2009 Inauguration Highlights: Obama's Speech Was Textbook

Great speeches tend to have a few elements in common. They connect to time and history, make use of metaphor, and present a narrative of overcoming adversity. 

It's a rhythm that Obama has nailed over the years and was on display four years ago in his 2009 inauguration speech, which began with:

My fellow citizens:

I stand here today humbled by the task before us, grateful for the trust you have bestowed, mindful of the sacrifices borne by our ancestors.

The opening quickly gave way to metaphor:

Forty-four Americans have now taken the presidential oath. The words have been spoken during rising tides of prosperity and the still waters of peace. Yet, every so often, the oath is taken amidst gathering clouds and raging storms.

And then came the narrative, which that year, was that we Americans were facing a bleak world filled with terror but this would be a turning point:

Our nation is at war, against a far-reaching network of violence and hatred. Our economy is badly weakened.... These are the indicators of crisis.... Less measurable but no less profound is a sapping of confidence across our land -- a nagging fear that America's decline is inevitable....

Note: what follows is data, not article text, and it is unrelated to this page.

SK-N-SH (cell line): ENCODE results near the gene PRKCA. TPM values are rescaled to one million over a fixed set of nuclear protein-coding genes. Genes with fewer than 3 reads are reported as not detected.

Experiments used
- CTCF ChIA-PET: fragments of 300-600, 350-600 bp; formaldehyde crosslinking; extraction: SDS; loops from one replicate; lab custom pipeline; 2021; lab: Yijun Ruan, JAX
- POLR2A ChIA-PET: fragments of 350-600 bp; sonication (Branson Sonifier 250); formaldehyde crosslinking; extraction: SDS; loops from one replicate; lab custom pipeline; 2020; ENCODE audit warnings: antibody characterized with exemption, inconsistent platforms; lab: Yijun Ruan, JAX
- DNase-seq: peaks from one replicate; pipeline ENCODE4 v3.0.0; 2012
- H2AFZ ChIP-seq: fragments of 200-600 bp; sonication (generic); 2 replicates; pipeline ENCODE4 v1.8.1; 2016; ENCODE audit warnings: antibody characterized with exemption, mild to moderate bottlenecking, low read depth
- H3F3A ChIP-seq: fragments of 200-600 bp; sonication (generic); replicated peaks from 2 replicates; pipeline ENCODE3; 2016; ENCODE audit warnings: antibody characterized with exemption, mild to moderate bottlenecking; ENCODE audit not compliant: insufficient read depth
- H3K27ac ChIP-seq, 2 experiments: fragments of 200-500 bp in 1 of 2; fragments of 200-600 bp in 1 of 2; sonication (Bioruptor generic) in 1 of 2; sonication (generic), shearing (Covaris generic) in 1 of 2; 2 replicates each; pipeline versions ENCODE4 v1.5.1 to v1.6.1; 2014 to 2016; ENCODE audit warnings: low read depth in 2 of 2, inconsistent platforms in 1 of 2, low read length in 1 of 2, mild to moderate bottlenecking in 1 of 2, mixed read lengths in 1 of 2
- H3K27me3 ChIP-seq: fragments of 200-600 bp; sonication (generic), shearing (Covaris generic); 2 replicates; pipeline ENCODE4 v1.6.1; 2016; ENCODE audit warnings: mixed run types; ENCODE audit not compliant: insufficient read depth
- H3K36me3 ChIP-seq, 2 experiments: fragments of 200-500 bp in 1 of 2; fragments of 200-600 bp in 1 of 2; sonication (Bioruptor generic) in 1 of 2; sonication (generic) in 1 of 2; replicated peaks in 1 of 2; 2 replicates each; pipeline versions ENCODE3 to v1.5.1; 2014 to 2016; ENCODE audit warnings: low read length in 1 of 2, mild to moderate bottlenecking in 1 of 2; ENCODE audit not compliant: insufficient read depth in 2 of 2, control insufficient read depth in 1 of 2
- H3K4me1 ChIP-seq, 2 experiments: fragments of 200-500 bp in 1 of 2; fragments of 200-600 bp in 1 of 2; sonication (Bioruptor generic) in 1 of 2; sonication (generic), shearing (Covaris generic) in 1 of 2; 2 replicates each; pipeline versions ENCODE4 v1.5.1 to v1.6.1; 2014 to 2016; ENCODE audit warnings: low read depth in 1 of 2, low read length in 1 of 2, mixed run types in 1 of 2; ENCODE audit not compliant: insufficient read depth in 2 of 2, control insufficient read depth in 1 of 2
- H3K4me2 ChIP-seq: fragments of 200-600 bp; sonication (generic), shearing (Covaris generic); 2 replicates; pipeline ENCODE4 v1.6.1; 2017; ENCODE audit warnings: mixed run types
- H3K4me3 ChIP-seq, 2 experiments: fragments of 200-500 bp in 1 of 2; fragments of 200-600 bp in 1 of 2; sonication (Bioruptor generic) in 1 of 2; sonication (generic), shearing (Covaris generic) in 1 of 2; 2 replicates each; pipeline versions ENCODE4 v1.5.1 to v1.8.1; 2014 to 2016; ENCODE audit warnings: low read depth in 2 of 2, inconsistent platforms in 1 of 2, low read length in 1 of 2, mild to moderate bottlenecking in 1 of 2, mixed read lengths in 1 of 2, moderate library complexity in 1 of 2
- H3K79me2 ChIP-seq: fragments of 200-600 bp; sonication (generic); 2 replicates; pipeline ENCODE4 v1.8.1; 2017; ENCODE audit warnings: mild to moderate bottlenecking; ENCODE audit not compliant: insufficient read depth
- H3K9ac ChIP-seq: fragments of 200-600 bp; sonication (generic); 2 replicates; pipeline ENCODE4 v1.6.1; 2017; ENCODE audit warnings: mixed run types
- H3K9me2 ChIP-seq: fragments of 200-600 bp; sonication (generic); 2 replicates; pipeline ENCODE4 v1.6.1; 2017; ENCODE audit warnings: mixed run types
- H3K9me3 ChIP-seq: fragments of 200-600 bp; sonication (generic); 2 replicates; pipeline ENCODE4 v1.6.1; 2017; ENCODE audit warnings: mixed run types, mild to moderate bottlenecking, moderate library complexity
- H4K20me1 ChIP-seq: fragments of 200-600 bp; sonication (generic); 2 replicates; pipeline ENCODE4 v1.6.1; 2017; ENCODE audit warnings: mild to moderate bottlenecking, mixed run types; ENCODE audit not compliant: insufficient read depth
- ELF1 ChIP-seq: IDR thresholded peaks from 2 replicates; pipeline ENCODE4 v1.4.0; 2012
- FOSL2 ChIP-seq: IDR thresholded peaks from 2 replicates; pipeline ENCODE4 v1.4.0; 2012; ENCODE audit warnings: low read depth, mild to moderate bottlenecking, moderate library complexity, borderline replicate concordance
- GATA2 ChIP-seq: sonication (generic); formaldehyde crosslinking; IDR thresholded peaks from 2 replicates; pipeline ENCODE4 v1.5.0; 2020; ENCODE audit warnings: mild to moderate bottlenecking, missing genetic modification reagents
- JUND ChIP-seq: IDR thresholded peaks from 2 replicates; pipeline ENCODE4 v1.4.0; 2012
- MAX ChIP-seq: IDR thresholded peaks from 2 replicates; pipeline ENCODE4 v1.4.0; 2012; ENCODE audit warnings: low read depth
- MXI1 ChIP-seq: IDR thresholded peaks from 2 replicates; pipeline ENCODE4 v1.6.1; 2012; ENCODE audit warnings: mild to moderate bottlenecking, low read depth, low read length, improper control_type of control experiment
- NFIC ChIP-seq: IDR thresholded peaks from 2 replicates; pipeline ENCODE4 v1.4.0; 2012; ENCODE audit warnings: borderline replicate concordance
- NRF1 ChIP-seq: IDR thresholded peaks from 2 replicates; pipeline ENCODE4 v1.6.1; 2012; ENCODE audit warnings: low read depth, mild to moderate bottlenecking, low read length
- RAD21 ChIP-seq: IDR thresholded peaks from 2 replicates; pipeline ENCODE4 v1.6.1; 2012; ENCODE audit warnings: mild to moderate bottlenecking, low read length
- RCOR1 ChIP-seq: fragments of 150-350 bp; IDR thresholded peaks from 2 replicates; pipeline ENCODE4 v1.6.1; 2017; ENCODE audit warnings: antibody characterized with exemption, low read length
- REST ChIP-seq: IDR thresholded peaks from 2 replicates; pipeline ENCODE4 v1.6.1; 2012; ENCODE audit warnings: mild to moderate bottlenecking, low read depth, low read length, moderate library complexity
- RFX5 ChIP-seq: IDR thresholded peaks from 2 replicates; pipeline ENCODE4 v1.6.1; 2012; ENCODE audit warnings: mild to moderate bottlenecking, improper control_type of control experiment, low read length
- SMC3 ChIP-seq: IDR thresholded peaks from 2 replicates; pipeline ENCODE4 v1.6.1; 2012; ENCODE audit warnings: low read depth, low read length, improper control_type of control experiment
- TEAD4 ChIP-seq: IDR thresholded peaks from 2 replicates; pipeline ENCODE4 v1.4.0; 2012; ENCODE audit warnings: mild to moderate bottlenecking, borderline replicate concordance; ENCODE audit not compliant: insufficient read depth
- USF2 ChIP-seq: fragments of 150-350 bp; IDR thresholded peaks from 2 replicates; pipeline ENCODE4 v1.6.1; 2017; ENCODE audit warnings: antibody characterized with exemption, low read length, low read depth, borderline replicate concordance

Today I say to you that the challenges we face are real. They are serious and they are many. They will not be met easily or in a short span of time. But know this, America: They will be met.

And as you read the speech, these elements continue to come back, of history, metaphor, and the narrative that darkness abounds but we Americans will not be cowed.

His few final sentences put all these elements together:

America. In the face of our common dangers, in this winter of our hardship, let us remember these timeless words. With hope and virtue, let us brave once more the icy currents, and endure what storms may come. Let it be said by our children's children that when we were tested, we refused to let this journey end, that we did not turn back, nor did we falter; and with eyes fixed on the horizon and God's grace upon us, we carried forth that great gift of freedom and delivered it safely to future generations.

Look for a similar rhythm tomorrow, when he gives his public address on January 21, 2013. What will the narrative be this time?

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Michael McCutcheon

Michael was formerly special projects editor at Mic. Prior to that, he worked at the Open Society Foundations on electoral reform. A native Seattleite, he's still mad about the SuperSonics.

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